On Friday, the Washington Times reported that the dovish "pro-Israel" group J Street had taken hundreds of thousands of dollars from controversial liberal philanthropist George Soros, after the organization had denied for years that Soros was a donor.
But instead of ‘fessing up immediately to its true funding sources, a panicked J Street public relations team kept misleading the media in the hours before the Washington Times story broke - and appeared to anger some formerly-sympathetic reporters along the way.
"A set of half-truths, non-truths and ambiguities from J Street lead a reasonable person to conclude that the group tried to conceal that George Soros has been one of its largest donors for years, and to falsely claim that it had been ‘open' about those donations over the past three years," wrote The Atlantic reporter Chris Good on Friday, noting that J Street officials had lied to him earlier that day.
Aware that the Washington Times story was about to be published, J Street had contacted The Atlantic's Good on Friday morning and offered him an exclusive on the group's growing "fundraising momentum." A spokesperson for J Street told Good that the group accepted donations from Soros, and that it had always been open about this source of funding. Good initially wrote a favorable article on the organization's uptick in donations, but after reading the Washington Times story he issued a massive correction and admitted that J Street had misled him that very morning.
"J Street also seemed to distort the fact that it received a large contribution from a donor in Hong Kong. Some of this happened on the phone with me earlier today," Good wrote.
Veteran liberal reporter James Besser, who is one of the most influential and well-respected journalists in Jewish media, also had some harsh criticism for the organization.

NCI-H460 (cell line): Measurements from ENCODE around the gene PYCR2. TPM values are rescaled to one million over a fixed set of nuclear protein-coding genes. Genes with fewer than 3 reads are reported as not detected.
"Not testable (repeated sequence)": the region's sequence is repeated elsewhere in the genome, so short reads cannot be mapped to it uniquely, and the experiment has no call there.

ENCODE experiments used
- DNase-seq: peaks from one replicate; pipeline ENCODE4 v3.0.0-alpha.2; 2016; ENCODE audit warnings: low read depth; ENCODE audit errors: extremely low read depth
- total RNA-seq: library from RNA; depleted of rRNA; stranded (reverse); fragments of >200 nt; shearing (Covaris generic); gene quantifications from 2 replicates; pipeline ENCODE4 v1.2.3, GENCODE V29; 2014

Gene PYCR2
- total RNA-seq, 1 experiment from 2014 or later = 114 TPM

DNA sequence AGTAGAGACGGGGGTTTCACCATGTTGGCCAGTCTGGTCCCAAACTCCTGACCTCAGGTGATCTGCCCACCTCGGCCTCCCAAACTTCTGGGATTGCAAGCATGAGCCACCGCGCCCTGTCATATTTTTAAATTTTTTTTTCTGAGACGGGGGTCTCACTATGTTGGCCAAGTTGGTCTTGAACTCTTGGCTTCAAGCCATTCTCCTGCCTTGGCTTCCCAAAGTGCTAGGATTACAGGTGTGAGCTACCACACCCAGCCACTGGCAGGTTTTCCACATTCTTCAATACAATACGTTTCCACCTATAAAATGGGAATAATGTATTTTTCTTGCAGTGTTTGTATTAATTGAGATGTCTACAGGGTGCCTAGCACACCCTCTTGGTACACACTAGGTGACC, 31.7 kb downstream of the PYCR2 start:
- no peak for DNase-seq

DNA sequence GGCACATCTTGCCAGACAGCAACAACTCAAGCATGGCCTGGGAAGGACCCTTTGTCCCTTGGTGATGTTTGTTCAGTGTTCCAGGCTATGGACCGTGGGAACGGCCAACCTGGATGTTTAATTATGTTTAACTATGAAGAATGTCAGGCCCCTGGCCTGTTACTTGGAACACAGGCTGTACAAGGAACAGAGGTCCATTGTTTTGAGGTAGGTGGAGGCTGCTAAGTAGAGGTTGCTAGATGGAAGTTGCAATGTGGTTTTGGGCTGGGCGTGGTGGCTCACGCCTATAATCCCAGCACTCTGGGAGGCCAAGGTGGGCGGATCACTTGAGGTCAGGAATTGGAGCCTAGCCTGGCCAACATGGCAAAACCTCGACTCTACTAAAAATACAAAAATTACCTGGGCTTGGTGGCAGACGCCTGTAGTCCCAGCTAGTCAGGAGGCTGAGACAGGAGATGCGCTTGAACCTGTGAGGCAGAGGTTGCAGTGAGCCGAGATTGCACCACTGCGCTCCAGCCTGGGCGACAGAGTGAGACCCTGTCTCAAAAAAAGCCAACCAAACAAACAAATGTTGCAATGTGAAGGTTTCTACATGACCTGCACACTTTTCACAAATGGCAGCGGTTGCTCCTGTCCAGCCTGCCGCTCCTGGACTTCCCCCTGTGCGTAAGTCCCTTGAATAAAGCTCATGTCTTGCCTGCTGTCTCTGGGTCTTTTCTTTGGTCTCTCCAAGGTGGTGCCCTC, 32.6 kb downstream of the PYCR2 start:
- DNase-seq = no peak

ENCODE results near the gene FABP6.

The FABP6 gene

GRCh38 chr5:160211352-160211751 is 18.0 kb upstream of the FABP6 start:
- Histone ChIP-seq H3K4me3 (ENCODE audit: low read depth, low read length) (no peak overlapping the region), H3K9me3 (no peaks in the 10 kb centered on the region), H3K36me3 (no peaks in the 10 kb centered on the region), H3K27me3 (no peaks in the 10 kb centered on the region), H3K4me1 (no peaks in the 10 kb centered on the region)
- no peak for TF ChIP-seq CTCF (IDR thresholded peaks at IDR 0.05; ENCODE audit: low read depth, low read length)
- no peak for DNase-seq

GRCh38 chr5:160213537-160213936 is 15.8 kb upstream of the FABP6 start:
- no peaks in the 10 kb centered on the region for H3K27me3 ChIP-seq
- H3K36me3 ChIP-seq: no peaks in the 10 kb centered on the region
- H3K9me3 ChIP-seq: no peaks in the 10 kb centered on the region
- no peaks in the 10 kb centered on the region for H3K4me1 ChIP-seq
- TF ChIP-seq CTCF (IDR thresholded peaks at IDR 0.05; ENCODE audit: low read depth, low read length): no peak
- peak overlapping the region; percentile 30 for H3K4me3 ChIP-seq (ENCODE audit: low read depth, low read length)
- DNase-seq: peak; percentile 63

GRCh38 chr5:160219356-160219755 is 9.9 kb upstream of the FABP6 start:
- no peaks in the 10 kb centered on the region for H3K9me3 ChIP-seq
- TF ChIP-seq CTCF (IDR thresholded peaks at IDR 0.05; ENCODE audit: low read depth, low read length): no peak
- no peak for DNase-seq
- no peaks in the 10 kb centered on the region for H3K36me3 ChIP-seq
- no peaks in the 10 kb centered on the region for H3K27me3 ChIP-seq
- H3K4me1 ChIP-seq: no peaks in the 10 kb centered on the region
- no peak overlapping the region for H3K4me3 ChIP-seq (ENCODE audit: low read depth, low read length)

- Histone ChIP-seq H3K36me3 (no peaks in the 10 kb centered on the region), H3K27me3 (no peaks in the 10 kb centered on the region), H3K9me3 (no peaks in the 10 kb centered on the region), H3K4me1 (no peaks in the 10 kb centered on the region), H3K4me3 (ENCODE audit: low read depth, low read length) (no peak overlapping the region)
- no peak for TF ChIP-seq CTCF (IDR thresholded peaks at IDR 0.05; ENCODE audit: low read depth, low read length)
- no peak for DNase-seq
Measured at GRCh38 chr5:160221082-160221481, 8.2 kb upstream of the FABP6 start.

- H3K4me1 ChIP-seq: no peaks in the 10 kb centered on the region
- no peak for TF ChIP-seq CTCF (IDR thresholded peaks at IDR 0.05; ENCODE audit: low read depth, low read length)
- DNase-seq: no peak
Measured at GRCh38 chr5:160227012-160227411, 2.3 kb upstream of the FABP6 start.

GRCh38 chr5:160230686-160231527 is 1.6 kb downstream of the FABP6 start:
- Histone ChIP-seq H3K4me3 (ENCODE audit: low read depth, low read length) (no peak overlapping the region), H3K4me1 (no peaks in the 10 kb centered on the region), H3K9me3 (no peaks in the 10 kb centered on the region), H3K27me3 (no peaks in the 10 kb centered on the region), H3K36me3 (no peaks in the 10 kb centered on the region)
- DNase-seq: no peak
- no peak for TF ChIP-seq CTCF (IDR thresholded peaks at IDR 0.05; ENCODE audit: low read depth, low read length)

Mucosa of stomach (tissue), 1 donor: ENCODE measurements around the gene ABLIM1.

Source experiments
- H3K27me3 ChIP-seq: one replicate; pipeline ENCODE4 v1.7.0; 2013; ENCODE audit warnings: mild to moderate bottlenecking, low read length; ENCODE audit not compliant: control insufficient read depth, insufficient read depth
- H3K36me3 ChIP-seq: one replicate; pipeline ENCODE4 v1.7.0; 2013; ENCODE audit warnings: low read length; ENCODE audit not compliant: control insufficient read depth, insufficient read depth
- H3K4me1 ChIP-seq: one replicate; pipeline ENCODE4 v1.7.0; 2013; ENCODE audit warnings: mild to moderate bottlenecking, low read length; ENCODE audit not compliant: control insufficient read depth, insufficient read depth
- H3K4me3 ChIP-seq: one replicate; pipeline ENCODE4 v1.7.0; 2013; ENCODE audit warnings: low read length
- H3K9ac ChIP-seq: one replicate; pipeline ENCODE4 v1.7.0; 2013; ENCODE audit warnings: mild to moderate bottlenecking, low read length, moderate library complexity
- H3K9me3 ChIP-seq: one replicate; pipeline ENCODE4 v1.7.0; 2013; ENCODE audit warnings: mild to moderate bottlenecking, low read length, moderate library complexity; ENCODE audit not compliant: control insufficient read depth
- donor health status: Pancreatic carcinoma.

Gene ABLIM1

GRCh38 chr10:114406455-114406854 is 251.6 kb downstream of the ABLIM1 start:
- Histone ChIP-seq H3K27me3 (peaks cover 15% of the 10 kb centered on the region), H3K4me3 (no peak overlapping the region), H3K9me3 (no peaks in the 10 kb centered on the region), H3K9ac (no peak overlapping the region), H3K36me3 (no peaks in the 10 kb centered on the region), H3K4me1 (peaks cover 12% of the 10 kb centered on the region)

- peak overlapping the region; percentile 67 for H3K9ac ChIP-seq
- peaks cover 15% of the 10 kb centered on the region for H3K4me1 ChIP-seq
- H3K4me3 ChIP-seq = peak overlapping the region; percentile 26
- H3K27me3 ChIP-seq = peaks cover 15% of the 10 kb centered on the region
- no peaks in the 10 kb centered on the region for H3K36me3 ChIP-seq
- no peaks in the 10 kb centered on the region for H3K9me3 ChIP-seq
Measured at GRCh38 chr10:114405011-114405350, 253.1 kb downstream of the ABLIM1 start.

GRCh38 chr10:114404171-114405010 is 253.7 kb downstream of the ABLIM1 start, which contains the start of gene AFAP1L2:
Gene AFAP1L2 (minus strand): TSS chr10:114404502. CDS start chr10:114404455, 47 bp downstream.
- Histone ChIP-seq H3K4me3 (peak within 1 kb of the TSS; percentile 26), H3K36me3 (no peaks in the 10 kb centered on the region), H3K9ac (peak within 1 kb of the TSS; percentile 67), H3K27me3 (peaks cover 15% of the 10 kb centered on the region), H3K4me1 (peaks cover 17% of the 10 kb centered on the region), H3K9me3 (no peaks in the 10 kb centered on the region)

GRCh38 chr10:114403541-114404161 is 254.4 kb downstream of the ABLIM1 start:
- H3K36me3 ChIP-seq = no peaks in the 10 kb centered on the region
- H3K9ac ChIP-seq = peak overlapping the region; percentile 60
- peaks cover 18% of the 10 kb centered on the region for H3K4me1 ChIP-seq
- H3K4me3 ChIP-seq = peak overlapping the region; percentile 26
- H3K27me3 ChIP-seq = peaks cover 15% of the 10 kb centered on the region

"I was one of the many journalists who asked [J Street] the question [about Soros funding] - and received in return something significantly less than the truth. Okay, it was a lie," wrote Besser in a stinging rebuke of J Street in The Jewish Week. "[T]here's no way this doesn't sow mistrust among commentators and reporters who write and speak about J Street, and who were repeatedly misled by its officials. J Street sought to create a climate of trust with a press corps that was being spun heavily by its opponents; this news undoes a lot of that effort."
The Jewish Telegraphic Agency's Washington bureau chief Ron Kampeas, who regularly covers J Street, also echoed Besser's critique. "On J Street, Jim Besser said it," wrote Kampeas on his blog. "Sometimes, you wanna write something, but someone else says it just right."
J Street publicly denied to the media for years that it received money from Soros, who is a vocal anti-Zionist and a controversial figure in the Jewish community. J Street calls itself a grassroots "pro-Israel, pro-peace" organization that is funded by small donors in the Jewish community, though opponents have long claimed the group was tied to Soros and criticized it as anti-Israel.
"We got tagged as having [Soros'] support without the benefit of actually getting funded!" J Street's director Jeremy Ben-Ami told Moment magazine last March.
In May, 2009, the Associated Press reported that "Ben-Ami says liberal philanthropist George Soros attended a 2006 meeting where ideas for such a group were discussed but bowed out immediately, worried his involvement would draw criticism."
And in a Jerusalem Post interview with Ben-Ami in April, 2009, Ruthie Blum Leibowitz reported that one of J Street's "initial ideological supporters, George Soros, apparently backed out because he thought his reputation as a bankroller for groups that blame Israel and the US for the world's ills might not be helpful to this particular organization."
On J Street's own website, a section clarifying "Myths and Facts" about the group claimed that "George Soros very publicly stated his decision not to be engaged in J Street when it was launched - precisely out of fear that his involvement would be used against the organization...J Street's Executive Director has stated many times that he would in fact be very pleased to have funding from Mr. Soros and the offer remains open to him to be a funder should he wish to support the effort." The section, which was written in 2008, implied that Soros was not a donor.
In a Huffington Post column on Saturday, Ben-Ami admitted that his group has taken money from Soros since Fall 2008.